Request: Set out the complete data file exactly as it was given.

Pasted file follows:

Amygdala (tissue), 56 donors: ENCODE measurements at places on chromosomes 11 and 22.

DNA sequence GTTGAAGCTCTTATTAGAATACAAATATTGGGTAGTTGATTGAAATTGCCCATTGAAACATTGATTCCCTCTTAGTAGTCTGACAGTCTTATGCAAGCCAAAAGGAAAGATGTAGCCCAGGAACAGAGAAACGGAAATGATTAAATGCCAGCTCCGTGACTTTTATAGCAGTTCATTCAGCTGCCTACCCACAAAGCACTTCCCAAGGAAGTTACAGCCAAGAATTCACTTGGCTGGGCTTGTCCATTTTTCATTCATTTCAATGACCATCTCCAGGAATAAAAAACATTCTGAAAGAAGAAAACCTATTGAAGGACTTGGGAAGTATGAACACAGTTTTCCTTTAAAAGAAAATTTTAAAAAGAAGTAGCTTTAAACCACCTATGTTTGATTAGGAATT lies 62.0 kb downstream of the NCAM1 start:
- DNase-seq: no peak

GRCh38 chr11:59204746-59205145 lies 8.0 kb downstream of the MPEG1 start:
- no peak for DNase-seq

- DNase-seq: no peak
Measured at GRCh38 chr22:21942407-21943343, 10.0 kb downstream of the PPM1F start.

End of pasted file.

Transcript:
Amygdala (tissue), 56 donors: ENCODE measurements at places on chromosomes 11 and 22.

DNA sequence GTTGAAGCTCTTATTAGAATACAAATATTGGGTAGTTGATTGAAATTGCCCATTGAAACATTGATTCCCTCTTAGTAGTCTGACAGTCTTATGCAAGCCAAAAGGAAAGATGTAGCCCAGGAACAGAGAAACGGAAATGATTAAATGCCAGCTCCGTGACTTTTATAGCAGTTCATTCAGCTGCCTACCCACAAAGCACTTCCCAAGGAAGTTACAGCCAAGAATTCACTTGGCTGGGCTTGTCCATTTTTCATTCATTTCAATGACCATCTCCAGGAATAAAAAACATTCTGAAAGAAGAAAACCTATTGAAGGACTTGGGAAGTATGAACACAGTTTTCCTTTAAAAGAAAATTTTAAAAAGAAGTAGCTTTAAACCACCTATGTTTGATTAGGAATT lies 62.0 kb downstream of the NCAM1 start:
- DNase-seq: no peak

GRCh38 chr11:59204746-59205145 lies 8.0 kb downstream of the MPEG1 start:
- no peak for DNase-seq

- DNase-seq: no peak
Measured at GRCh38 chr22:21942407-21943343, 10.0 kb downstream of the PPM1F start.